Basketball shorts can be worn both on and off the court. They've been a staple in fashion for years, but drama has always followed them. 

They're unique, and everything different is bound to be in the spotlight. But what makes them a trendsetter is that instead of changing throughout the years because of new performance innovations for players, it’s because the style around them has changed.

As a brief history, before the 1920s, players wore knee-padded pants. Hey, it might have picked up the ladies then, but maybe not now.

When the '20s rolled around, basketball shorts got shorter and shorter. Eventually, they stopped at only 3 inches in the 60s. 

However, it wasn't until the 80's that these shorts began to take on a life of their own.


When people played basketball in the '80s, the usual short was around 5 inches. By then, basketball fashion and the growing hip-hop genre were starting to intertwine. In 1984 Kurtis Blow had his hit "Basketball." NBA players were a source of inspiration for music and vice versa. 

Cue the legend we all know and love, Michael Jordan. Besides being an all-star, he's the one who started adding extra inches to basketball shorts. 

There are two legends to this legend. The first story goes that he kept tugging on his shorts when he joined the Chicago Bulls. So he asked the team's manufacturer to make the shorts longer. 

The other story is that he wore his old college shorts under his Bulls uniform for good luck. But it made his shorts too tight on the court. So he decided to take matters into his own hands and start the trend of baggy and long shorts! His popularity and style influenced others, like college teams!

College players were pulling their shorts down to around their hips, but their shirts wouldn't stay tucked in. So universities ordered shorts 2-4 inches longer. They were immediately a hit.


By the '90s, people had started wearing 8-inch shorts that were loose and baggy. No more tiny and tight shorts!

College players were hooked, and none so much than the Fab Five: Jalen Rose, Chris Webber, Jimmy King, Ray Jackson, and Juwan Howard.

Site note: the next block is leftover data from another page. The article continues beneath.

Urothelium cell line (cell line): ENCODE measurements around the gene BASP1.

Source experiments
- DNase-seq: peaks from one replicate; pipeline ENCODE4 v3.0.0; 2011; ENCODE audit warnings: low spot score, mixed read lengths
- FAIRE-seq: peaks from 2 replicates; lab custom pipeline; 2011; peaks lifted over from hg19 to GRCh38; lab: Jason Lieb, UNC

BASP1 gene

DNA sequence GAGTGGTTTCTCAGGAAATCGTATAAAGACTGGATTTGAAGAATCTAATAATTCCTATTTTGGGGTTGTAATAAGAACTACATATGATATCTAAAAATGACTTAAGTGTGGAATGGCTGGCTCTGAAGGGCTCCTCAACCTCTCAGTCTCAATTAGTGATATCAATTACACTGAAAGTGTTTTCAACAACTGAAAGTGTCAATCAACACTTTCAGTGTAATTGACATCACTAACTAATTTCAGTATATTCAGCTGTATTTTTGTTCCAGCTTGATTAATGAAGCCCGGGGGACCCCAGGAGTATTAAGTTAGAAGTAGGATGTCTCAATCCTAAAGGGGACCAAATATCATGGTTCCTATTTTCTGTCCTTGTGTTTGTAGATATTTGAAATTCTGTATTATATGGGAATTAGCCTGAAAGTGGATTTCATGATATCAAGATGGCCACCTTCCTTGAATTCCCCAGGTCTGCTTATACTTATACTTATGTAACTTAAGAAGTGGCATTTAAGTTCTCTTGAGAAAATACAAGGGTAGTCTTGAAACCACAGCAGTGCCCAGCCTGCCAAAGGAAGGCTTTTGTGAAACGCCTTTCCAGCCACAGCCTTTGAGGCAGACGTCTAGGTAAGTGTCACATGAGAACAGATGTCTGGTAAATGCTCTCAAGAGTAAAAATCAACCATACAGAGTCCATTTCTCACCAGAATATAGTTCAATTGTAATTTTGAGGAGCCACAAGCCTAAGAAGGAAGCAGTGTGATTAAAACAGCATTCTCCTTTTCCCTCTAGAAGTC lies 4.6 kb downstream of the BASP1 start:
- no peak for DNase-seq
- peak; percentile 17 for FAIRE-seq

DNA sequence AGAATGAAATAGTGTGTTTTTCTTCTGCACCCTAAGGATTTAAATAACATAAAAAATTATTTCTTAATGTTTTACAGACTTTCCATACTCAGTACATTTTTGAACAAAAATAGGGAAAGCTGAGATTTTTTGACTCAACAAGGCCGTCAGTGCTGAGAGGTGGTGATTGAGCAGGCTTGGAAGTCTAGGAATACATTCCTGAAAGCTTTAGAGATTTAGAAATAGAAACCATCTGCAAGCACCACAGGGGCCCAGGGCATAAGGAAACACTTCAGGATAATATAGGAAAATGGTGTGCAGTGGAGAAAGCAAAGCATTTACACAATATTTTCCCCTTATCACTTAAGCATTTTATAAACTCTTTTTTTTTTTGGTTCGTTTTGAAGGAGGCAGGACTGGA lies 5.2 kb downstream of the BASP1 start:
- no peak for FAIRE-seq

These college kids wore their shorts longer and baggy as MJ did! Specifically, their shorts went below the knee. They started a national movement that even caught on in the NBA. Their style influenced others and was inspired by what was around them. 

A lot of basketball style was determined by none other than the Fresh Prince of Bel Air. His loose shorts, loud graphic prints, and turned-up caps became the print for players’ street style.

Like we said before, though, there was drama. In 1997 the NBA introduced a rule that shorts had to be at least one inch above the knee. Anyone who wore shorts styled like The Fab Five would get fined.


Shorts kept getting lower and lower, even despite the (thankfully revoked) rule. Shorts now were a standard 11 inches, which was 4 inches below the knee! They looked great on the court, but while playing, they were heavy and messed with a player's aerodynamics.

Like we said before, basketball shorts changed based on style. Not on performance!

Here's the thing, though the shorts were getting longer, and the 1997 code was revoked, people kept trying to police players' fashion. 

The year is 2005, and commissioner David Stern has just implemented a dress code. It mandated that players must wear business casual attire with team or league events. This means no more casual shorts off the court. The style, which was influenced by Hip Hop, was now suppressed.

It was a censure of identity which effectively targeted black players. It limited their expression, and the rule was criticized for being rooted in racism. Something to think about when you see your favorite players courtside in suits.


In 2014 David Stern's Rule was relaxed. But by then, the mindset of the NBA players was shifting. It wasn't about expressing yourself but how can you market yourself. 

Basketball shorts started to be on the rise, literally. After that, shorts hit around the mid-thigh. Though this was a far cry from the 3-inch shorts players used to wear, the shorts started to get shorter! Although, players in 2010 still layered long leggings under their shorts.

Practicality started to be a significant player in trends. 


This brings us to now: Lebron James is promoting shorter, skinnier shorts. What goes around literally comes around. The trends are cycling, but looser shorts are still at large.

Will Lebron be the one to change the trend as Michael Jordon did before him? Who knows.

Basketball shorts are ever-changing, from the graphic basketball shorts inspired by the Fresh Prince of Bel Air to old retro ones that were 3 inches long. Players and fans are finding their style and stride as the seasons continue.

October 24, 2022 — Jeremiah Oglesby